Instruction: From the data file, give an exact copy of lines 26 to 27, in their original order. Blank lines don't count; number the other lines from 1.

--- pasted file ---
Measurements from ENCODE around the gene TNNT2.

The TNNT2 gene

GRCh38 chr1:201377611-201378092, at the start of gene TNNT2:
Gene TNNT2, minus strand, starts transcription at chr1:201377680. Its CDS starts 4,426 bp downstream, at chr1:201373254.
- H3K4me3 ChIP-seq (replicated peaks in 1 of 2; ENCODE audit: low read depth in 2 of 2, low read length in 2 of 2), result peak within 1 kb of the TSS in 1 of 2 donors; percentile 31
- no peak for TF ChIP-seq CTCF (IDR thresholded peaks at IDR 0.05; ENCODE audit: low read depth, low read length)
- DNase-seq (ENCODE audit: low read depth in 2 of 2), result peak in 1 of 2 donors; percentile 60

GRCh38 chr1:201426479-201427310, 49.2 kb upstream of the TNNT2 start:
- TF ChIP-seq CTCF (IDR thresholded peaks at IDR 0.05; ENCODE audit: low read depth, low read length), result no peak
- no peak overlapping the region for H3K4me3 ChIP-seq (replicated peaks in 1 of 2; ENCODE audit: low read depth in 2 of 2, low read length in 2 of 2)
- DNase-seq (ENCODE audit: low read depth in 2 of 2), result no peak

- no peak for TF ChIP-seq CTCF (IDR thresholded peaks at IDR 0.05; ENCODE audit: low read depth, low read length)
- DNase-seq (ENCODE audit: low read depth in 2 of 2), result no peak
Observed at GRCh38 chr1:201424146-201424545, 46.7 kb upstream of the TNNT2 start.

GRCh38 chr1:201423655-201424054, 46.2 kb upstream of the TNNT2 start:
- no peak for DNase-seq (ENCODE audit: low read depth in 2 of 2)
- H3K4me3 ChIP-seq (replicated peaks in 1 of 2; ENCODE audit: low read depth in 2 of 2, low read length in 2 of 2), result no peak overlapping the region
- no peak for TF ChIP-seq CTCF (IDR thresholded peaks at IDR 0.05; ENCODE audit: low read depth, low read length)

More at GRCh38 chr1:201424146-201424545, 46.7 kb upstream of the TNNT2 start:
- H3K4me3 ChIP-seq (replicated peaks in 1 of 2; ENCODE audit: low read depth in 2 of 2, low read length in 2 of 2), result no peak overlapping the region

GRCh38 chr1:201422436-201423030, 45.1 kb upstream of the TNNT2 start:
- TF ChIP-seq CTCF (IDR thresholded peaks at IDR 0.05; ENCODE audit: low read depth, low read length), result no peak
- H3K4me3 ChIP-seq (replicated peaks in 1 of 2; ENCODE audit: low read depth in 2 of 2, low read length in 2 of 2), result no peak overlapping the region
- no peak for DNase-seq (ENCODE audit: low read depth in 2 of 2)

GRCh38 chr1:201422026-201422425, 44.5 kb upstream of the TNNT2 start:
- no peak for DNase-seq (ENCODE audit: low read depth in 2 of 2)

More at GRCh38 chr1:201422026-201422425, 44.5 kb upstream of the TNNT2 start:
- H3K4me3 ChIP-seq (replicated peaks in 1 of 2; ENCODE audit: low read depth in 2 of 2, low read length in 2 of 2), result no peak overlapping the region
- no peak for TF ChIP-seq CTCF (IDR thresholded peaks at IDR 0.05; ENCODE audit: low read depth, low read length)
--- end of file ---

- no peak for DNase-seq (ENCODE audit: low read depth in 2 of 2)

More at GRCh38 chr1:201422026-201422425, 44.5 kb upstream of the TNNT2 start: